Push for bus riders runs into plan to cut routes

Our transportation leaders spent a good chunk of last year encouraging us to ditch our personal vehicles and hop on public transit or ride our bikes or, better yet, both.

New Regional Transportation Commission park-and-rides have storage areas for bicycles, and one even has showers. The combination of biking and riding the bus is healthier for commuters and the environment, plus it is a heck of a lot less expensive than fueling up your own vehicle, general manager Jacob Snow said.

Now some commissioners fear their efforts are in jeopardy as the board itself has encountered serious financial problems. Dwindling sales tax revenues, a key source of funding, has shrunk the commission’s budget from $100 million at its peak to roughly $80 million.

The commission is reaching out to the public for input on which bus routes should be eliminated in its desperate effort to meet its budget. There is no doubt that some will go, and board members already have raised questions about the routes on the chopping block.

Alta Drive has been transformed from a boring sea of concrete and asphalt into an attractive arterial highlighted by landscaped sidewalks to encourage biking and walking and shaded bus shelters to draw residents to public transit. The primary route down Alta to Stewart Avenue, along with the Carey Avenue to Smoke Ranch Road, is on the list of routes that could be axed.

Las Vegas City Councilwoman Lois Tarkanian recently cautioned against taking a step backward.

“We’ve been working really hard on connectivity of biking, walking and public transportation, and it so happens that this route goes right in the middle of what we’re doing here,” Tarkanian said during a recent discussion on the issue. “If we’re going to preach connectivity and we’re going to tell people you should do this and do that, that this is better for your health and a more vibrant community … we have to be careful if we’re going to make big changes so we don’t lose what is critical.”

The fixed-routes system is critical to the community. Last year, its 48 routes provided rides for 58 million passengers. As routes are reduced or eliminated, the paratransit system, which serves the severely disabled, must also be cut back.

“The concern we have is we’re in the business of providing public transit and unfortunately, in the last four years, we’ve been in the business of cutting public transit,” Snow said.

The latest round of cuts makes one wonder whether they could have been avoided had the commission settled upon a new bus operator. Instead, the board split votes between Veolia Transportation and First Transit, causing a delay that is creeping up on and will likely surpass a year.

Snow said the answer to that is no. But there certainly is a possibility of more cuts because of the board’s unwillingness to vote for administrators’ recommendation of First Transit, whose bid was $50 million less over a seven-year period.

Commissioners agreed to reissue the bid, splitting the service into geographic areas. In the interim, incumbent provider Veolia Transportation offered to continue the service based on First Transit’s lower operating figures.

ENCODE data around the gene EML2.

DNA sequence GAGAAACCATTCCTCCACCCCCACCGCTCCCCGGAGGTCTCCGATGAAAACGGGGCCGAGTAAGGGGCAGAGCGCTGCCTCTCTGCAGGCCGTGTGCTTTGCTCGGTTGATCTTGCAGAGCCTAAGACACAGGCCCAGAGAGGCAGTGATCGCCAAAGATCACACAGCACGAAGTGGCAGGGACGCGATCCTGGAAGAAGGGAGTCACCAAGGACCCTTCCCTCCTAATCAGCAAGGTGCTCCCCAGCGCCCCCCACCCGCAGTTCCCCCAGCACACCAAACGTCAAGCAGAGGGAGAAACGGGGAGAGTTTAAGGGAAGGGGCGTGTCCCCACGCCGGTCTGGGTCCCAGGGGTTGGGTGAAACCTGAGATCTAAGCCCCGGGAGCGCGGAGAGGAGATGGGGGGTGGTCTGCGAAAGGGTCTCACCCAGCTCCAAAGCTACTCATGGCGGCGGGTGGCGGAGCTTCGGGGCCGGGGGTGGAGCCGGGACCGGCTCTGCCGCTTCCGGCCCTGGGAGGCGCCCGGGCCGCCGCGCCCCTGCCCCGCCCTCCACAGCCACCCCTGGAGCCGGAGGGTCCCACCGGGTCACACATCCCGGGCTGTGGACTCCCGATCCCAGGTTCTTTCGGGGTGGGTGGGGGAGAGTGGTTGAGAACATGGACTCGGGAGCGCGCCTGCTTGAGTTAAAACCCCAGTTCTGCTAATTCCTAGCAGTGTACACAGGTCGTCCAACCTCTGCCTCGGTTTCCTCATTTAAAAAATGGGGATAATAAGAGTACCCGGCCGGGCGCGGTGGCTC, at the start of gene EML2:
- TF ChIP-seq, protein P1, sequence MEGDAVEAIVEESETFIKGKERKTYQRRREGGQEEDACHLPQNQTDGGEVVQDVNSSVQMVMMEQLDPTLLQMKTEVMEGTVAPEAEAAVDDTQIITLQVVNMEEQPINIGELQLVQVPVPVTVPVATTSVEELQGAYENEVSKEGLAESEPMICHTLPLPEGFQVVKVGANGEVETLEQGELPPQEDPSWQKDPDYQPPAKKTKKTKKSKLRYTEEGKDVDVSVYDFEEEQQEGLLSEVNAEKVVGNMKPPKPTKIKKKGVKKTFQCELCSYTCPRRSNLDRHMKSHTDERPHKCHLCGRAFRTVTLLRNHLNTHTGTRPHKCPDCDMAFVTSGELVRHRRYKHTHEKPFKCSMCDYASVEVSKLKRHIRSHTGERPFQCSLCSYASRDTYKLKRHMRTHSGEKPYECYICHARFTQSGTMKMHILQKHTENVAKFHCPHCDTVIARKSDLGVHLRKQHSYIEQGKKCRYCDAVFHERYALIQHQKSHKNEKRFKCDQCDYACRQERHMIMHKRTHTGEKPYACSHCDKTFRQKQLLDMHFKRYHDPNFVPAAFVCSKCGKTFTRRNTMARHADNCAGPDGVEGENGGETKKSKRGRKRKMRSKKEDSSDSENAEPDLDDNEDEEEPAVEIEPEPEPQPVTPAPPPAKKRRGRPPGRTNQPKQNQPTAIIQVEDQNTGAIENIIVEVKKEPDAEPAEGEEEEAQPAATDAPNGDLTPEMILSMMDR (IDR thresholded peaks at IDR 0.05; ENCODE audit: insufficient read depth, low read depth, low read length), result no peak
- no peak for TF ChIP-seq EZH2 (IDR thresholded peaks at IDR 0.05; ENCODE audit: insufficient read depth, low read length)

A one-year contract still must be negotiated. If Veolia comes back with numbers more in line with its initial bid, it is quite likely more routes will have to be eliminated.

“We expect there won’t need to be additional cuts unless Veolia comes to the table and tries to get more money that would be above and beyond what they committed to last year,” Snow said. “I hope that’s not the case. That would be putting them in a difficult position.”

Not to get sidetracked here, but like the entire bus contract saga, something about this causes one to say, what the what?

If Veolia is able to operate the bus system with First Transit’s number and offer its employees raises between 5 percent and 22 percent — which it recently did — why didn’t the company submit a lower bid in the first place?

Fair question? Yes, Snow acknowledged.

That deserves further exploration.

But the bottom line here is the commission can’t afford to make more cuts.

Last year, the board cut back its paratransit service, allowing only passengers who live three-quarters of a mile from fixed routes to use the program. Previously, the commission accommodated passengers who lived a mile and a half from the fixed-route system to ride paratransit. As fixed routes are cut, so too are paratransit services.

Also burdening the system is the state’s inability to match local funds to pay facilities such as senior and community centers to provide transportation to disabled residents. Those who once took advantage of the program are now leaning on paratransit.

“We’ve seen a consistent 25 percent increase in paratransit demand,” Snow said. “That has created the budget hole that has been difficult.”

The commission will be hosting public hearings and town hall meetings over the next few weeks to discuss the proposed route eliminations.

Snow emphasized that the routes were chosen carefully so that nearby lines can deviate and still provide rides to critical places such as medical facilities near Rancho Boulevard and Shadow Lane.

“We’ve cut so much out of the system,” Snow said. “To cut more is to cut the bone of the system.”

If you have a question, tip or tirade, call Adrienne Packer at 702-387-2904, or send an email to roadwarrior
@reviewjournal.com. Include your phone number.

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